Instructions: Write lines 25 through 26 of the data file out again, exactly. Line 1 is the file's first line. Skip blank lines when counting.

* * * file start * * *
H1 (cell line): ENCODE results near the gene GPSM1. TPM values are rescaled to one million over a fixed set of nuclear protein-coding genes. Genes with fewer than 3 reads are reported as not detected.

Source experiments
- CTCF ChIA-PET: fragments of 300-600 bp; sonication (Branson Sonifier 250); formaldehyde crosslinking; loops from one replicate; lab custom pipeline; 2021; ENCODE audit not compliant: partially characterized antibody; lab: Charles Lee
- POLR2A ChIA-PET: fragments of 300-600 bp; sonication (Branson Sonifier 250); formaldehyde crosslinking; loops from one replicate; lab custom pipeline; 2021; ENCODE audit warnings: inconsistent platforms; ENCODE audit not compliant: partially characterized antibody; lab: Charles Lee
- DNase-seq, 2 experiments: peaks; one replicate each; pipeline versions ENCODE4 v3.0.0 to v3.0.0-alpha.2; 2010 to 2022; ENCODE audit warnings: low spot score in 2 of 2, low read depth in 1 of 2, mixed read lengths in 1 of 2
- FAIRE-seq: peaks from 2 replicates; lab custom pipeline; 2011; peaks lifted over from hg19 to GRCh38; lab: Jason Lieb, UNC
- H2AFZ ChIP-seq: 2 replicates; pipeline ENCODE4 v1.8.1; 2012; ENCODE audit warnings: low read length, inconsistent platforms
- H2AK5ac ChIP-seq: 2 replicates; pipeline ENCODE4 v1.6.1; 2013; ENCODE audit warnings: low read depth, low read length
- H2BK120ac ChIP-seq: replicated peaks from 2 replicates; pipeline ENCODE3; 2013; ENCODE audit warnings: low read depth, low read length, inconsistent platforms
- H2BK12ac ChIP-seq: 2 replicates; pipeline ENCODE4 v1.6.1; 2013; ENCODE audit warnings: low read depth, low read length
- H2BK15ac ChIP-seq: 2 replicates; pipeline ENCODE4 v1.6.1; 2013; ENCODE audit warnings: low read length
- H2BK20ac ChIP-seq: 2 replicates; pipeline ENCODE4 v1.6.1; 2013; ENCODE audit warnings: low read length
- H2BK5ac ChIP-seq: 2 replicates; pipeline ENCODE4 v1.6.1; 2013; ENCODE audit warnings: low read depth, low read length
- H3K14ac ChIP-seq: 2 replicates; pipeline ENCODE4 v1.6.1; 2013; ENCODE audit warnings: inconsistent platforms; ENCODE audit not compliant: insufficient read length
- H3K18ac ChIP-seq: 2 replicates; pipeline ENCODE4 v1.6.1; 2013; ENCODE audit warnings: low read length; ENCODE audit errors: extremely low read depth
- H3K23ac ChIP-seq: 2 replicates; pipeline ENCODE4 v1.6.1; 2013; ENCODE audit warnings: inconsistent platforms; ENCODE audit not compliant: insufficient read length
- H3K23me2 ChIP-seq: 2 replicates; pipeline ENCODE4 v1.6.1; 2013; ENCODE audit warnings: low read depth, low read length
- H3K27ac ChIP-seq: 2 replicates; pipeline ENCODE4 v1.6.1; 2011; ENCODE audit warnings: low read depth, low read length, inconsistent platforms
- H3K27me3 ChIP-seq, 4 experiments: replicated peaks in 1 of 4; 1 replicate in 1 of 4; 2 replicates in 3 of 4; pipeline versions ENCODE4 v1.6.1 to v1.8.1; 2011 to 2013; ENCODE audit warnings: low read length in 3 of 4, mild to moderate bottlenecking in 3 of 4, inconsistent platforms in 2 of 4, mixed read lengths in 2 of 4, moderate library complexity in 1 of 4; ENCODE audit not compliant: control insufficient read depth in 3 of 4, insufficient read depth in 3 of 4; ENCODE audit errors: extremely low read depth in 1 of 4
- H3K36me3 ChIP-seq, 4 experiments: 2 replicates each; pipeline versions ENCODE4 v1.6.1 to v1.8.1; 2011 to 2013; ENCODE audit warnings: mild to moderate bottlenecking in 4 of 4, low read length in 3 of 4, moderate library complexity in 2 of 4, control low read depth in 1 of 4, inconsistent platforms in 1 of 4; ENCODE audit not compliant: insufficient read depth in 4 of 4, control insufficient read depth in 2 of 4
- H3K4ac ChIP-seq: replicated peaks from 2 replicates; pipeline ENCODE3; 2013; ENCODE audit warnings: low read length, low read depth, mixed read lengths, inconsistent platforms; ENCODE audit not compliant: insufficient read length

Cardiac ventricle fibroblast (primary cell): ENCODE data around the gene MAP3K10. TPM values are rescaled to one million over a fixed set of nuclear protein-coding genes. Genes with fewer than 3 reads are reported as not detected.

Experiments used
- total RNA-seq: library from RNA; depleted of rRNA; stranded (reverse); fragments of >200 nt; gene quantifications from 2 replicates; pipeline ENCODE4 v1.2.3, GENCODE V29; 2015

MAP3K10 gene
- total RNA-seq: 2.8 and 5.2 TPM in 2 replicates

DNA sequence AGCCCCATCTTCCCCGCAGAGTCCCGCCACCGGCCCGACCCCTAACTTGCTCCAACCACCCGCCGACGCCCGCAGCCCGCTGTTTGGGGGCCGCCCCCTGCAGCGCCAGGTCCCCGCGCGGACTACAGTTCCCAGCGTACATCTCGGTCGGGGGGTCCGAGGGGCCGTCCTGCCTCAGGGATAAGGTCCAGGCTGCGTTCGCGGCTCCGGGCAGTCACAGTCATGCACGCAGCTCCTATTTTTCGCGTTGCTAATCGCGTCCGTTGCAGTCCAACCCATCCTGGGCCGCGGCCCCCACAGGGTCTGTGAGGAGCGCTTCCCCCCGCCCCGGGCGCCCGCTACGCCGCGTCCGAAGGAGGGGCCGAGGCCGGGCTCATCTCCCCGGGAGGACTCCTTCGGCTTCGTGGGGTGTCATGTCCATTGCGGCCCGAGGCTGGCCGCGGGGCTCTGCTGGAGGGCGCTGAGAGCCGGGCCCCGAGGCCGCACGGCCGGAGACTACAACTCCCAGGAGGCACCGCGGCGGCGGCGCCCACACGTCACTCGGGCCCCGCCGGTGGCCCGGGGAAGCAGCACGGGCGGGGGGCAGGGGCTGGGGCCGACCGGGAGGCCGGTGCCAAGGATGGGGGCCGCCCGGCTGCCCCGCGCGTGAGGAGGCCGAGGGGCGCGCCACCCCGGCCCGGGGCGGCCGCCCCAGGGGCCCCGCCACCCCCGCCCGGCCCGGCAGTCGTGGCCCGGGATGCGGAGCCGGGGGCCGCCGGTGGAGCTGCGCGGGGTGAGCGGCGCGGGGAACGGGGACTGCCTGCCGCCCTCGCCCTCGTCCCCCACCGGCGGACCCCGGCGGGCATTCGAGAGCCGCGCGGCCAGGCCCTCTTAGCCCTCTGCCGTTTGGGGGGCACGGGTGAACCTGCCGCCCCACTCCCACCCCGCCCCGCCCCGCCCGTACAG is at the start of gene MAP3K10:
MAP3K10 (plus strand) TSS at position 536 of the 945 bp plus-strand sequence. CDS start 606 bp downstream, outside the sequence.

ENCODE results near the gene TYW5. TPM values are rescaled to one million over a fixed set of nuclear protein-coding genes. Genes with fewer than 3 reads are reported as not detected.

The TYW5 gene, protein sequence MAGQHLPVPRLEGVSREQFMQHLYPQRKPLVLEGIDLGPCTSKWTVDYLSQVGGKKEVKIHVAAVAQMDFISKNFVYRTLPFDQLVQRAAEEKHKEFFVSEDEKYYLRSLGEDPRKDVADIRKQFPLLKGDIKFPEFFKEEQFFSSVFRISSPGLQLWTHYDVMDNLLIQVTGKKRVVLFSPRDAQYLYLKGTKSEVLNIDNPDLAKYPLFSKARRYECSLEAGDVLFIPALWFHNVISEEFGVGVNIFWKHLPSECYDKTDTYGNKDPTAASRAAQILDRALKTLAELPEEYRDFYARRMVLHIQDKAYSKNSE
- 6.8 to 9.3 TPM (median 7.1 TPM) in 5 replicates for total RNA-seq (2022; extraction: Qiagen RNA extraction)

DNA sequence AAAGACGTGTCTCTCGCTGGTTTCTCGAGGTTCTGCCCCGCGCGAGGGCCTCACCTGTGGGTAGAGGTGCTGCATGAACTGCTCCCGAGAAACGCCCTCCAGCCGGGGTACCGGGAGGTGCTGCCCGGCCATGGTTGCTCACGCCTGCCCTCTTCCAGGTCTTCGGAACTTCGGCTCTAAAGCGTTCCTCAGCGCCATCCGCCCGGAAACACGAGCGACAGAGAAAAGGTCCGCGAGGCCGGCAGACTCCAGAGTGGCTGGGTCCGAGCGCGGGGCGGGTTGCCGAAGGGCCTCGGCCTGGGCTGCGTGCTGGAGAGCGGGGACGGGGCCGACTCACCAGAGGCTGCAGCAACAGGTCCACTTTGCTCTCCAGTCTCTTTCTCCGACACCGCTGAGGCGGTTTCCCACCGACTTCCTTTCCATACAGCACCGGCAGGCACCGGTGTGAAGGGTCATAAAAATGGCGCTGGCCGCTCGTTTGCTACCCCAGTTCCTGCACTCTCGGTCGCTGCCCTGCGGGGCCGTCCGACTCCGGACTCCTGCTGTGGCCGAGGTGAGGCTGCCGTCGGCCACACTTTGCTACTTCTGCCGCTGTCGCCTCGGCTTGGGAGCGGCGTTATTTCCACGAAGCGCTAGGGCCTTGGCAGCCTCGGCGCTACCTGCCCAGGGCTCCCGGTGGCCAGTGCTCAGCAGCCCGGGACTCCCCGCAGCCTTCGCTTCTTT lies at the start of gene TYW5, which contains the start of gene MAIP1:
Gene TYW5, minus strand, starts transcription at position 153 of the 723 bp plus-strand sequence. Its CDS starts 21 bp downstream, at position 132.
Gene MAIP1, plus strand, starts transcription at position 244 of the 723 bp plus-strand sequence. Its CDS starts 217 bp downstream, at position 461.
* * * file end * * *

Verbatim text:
MAP3K10 gene
- total RNA-seq: 2.8 and 5.2 TPM in 2 replicates